by Lynda Carson
[dropcap]F[/dropcap]inal passage of the $956 billion farm bill received bipartisan support in the Senate on February 4, and soon afterwards, President Barack Obama signed the bill into law. The passage of the bill includes massive cuts to the food stamp program (Supplemental Nutrition Assistance Program) that will affect about 47 million people living in poverty across the nation. Food stamp recipients will receive 90 dollars less per month when the cuts take effect, and in California alone, some 700,000 people in poverty will see their benefits shrink.
The major focus on inequality by President Obama and the Democratic Party during the recent State of the Union address turned out to be short-lived, and laughable. Especially when considering that within a week of the address, the Democrats happily joined the Republicans in passing the huge farm bill that bludgeons the food stamp program, while at the same time locking in massive subsidies for wealthy corporate farmers in perpetuity.
Incredibly, in addition to the nearly $9 billion in new cuts to the food stamp program during the next decade, the farm bill includes language that makes it unlawful to use advertisements to let the poor know that the food stamp program even exists.
This is extremely bad news for poor people in Oakland who are already trying to figure out where their next meal is coming from. Based on the latest census report, Oakland has the highest poverty rate for children in the Bay Area, with more than 27 percent residing in households earning less than $23,000 annually.
With nearly $11 billion in cuts to the food stamp program already in the pipeline, the additional $8.7 billion in cuts during the next decade will make life very difficult for people living in poverty.
The five-year farm bill known as the Agriculture Act of 2014 was passed in the House and the Senate with bipartisan support. The bill states, “No funds authorized to be appropriated under this Act shall be used by the Secretary of Agriculture for recruitment activities designed to persuade an individual to apply for supplemental nutrition assistance program benefits (food stamps).”
Imagine that! During an enlightened age when Viagra is advertised on primetime TV for men who are having trouble getting an erection, the honorable members of Congress decided to pass new legislation that forbids the Department of Agriculture from using advertisements to advise poor people that they may be eligible to join the food stamp program.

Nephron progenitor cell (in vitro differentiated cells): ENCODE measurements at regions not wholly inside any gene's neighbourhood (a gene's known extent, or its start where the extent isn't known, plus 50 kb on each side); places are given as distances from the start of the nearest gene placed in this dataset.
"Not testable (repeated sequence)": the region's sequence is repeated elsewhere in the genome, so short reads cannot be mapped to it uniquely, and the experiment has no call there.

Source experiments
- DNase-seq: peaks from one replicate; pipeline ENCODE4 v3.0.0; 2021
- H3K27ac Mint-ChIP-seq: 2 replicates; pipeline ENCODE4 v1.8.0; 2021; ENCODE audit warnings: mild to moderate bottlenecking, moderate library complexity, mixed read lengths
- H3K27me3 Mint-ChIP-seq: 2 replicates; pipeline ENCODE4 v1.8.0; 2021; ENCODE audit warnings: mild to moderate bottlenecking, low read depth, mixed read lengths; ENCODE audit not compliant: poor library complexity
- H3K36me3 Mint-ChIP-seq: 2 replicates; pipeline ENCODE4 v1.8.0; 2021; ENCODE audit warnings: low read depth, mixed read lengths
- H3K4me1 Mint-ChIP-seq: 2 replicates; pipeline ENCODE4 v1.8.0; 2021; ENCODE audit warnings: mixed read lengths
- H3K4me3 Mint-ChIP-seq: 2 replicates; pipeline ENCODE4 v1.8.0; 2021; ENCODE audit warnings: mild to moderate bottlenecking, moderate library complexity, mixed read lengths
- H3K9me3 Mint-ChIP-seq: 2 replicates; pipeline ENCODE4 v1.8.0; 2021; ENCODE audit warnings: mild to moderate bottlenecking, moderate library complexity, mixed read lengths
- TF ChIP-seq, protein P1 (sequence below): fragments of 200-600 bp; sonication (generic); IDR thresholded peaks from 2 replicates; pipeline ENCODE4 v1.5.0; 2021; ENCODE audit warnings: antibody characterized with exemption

Senator Dick Durbin, D-Illinois, charged that many poor people receiving benefits from the food stamp program may be involved in fraud. Durbin said, “We think we have tightened it up so it will not affect the payments to those who are truly eligible and those who need the help, and yet it will make sure the taxpayers are treated fairly as well.”
Debbie Stabenow, D-Michigan, Senate Agriculture Committee Chairwoman and principal negotiator of the bill, said, “This is a new kind of farm bill designed to meet new challenges of a changing world. We are also making major reforms, eliminating unnecessary and unjustified programs to cut government spending and to increase the integrity of farm programs.”
People in the East Bay are already speaking up in support of those living in poverty, and in total disagreement with what many of the Democrats have to say.
Eleanor Walden, a former Berkeley Rent Board Commissioner, said, “This is absolutely deplorable. When I was younger, very poor and was raising my family, the food stamp program was the only program available that made it possible to feed my family.”
Lydia Gans, a founding member of East Bay Food Not Bombs, said, “We have to do something about this. We have already seen more and more people coming to our meals because of food insecurity. Many of the people we serve are homeless veterans, and clearly many of them are not receiving the services they need. The cuts to the food stamp program are only going to make matters worse for everyone living in poverty.”
According to Gans, Food Not Bombs serves food to around 100 people a day in the East Bay five days a week, and serves nearly as many people on Sundays.
Lori Kossowsky said, “I used food stamps a very long time ago when I got out of college and was in an internship. I had help staying in a house thanks to a friend of mine, but I did not have any food to eat during the internship. The food stamp program helped keep me alive until I could eventually find some work.”
A major split in the progressive community occurred recently in the battle over food stamps when the Center on Budget and Policy Priorities (CBPP), a left-wing policy group, supported the Democrats who are in favor of massive cuts to the food stamp program.
Last year, the same kind of split occurred in the progressive community when CBPP and other so-called progressive groups supported rental reforms, and cuts to the housing subsidies of poor people in the nation’s federal housing programs.
To contact Lynda Carson, send an email to firstname.lastname@example.org